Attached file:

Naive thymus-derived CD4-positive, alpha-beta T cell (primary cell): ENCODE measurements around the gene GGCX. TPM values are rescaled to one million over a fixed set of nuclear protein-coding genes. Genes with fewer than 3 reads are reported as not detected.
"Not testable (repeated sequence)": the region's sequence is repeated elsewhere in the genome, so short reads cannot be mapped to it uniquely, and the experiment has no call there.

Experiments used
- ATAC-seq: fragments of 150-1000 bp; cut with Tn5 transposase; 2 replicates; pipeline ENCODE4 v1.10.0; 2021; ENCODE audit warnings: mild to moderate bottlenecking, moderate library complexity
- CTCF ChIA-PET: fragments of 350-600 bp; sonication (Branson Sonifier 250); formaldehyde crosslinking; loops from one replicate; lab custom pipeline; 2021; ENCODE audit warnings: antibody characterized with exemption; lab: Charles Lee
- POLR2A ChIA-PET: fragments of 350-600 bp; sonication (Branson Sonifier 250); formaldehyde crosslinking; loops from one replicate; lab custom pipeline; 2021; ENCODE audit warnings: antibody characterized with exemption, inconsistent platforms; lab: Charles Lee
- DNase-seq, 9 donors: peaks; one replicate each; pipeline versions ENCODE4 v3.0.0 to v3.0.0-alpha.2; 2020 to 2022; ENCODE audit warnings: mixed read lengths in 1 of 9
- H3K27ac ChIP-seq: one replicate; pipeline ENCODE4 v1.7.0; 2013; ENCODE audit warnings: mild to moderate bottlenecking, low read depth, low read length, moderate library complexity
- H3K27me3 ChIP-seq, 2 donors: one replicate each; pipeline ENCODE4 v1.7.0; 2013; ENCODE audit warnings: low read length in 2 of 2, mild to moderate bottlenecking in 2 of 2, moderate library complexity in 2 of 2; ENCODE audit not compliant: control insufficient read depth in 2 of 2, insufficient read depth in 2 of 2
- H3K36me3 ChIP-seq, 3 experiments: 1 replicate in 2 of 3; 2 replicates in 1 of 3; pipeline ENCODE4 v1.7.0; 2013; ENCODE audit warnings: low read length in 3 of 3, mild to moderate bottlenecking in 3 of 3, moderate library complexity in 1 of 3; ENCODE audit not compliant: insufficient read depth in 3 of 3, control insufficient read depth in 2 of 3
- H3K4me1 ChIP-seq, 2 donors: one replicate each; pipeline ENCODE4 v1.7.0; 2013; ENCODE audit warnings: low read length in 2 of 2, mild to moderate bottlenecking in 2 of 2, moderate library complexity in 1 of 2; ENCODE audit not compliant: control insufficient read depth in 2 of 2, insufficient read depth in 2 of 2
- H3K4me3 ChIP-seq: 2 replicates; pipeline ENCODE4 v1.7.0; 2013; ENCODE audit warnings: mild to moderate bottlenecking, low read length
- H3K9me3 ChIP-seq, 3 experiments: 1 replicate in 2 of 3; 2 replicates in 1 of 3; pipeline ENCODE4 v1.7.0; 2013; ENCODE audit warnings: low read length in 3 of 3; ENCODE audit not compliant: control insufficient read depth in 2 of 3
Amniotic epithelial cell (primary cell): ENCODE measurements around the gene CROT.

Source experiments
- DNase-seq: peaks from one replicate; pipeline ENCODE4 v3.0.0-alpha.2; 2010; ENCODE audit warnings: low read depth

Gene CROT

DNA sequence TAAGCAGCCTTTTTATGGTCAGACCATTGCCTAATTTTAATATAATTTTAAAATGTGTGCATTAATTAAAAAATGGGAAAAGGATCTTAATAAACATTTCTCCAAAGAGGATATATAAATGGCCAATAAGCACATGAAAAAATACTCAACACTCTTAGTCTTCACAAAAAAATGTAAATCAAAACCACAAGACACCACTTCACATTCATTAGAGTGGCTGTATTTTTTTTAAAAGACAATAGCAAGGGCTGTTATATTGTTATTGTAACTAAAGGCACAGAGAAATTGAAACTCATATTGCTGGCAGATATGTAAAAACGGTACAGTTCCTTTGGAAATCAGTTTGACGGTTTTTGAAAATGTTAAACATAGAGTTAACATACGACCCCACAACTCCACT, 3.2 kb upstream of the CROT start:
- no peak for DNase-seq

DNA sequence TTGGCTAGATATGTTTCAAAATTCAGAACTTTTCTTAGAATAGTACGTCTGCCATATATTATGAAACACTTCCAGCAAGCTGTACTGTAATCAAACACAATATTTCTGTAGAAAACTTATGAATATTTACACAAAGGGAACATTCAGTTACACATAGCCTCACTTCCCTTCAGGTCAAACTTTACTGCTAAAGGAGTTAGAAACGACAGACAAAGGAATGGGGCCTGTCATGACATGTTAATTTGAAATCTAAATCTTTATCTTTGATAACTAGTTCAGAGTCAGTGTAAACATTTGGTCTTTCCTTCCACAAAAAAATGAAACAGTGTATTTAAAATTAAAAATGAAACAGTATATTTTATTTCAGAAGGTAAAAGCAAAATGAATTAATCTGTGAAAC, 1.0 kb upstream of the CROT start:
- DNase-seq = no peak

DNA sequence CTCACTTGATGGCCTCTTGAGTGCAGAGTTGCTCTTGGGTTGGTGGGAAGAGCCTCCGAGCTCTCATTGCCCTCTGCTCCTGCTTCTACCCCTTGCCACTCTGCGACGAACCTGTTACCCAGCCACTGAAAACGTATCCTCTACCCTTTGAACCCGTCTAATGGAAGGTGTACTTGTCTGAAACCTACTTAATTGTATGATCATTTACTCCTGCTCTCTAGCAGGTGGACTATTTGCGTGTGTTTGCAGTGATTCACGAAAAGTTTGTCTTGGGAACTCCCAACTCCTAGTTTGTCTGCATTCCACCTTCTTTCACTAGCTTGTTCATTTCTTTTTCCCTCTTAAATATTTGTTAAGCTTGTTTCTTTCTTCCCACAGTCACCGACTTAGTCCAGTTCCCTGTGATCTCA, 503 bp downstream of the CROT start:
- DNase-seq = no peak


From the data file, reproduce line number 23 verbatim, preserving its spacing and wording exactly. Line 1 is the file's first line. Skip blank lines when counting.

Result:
- DNase-seq = no peak